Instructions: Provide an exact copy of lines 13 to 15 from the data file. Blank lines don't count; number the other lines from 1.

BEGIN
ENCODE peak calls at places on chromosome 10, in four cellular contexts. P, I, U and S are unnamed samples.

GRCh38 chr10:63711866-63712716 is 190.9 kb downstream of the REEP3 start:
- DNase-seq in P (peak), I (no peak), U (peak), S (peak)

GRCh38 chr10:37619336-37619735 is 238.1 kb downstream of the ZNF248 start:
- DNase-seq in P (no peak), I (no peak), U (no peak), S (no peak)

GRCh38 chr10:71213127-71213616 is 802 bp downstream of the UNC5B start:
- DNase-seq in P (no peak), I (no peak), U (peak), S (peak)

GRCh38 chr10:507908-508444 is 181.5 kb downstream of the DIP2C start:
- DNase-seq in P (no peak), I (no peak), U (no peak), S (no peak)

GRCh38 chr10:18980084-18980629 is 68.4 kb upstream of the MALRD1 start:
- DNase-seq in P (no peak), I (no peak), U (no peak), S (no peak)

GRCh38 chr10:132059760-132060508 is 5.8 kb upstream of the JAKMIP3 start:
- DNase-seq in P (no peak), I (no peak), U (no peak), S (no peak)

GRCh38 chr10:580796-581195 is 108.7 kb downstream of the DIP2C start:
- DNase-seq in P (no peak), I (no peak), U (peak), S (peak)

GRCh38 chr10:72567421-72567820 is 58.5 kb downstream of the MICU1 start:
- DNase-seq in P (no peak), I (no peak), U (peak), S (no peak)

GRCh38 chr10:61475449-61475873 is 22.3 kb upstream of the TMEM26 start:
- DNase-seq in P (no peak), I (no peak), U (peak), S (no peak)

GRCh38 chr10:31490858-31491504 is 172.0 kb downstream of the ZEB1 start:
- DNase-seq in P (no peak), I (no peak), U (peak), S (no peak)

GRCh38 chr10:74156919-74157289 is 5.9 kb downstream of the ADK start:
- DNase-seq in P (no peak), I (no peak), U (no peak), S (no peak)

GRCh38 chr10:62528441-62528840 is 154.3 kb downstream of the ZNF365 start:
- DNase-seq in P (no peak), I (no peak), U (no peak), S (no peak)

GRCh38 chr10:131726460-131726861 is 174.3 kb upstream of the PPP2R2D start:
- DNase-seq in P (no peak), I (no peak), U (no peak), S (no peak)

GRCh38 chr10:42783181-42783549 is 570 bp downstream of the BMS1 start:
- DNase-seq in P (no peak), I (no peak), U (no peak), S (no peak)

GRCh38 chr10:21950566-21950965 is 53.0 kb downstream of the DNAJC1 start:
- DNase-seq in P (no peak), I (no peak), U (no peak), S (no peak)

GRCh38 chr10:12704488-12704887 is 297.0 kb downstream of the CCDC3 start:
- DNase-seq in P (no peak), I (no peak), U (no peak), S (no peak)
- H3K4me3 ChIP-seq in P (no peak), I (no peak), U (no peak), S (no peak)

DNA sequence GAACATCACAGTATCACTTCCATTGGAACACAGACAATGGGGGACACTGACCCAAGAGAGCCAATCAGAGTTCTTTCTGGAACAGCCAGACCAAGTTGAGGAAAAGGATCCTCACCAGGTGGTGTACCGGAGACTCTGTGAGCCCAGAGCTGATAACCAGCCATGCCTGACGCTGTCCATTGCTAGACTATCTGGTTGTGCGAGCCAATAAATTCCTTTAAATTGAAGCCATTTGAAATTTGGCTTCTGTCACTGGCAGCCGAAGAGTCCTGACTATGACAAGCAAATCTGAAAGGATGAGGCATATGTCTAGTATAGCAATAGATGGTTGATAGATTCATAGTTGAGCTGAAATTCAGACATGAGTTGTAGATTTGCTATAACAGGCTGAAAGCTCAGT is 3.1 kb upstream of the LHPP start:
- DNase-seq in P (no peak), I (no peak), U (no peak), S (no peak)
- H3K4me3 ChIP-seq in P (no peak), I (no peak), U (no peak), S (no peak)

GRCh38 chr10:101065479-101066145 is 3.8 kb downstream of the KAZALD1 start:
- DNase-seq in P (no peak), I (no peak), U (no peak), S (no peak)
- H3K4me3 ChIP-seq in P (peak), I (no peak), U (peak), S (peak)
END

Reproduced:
- DNase-seq in P (no peak), I (no peak), U (no peak), S (no peak)

GRCh38 chr10:580796-581195 is 108.7 kb downstream of the DIP2C start:
- DNase-seq in P (no peak), I (no peak), U (peak), S (peak)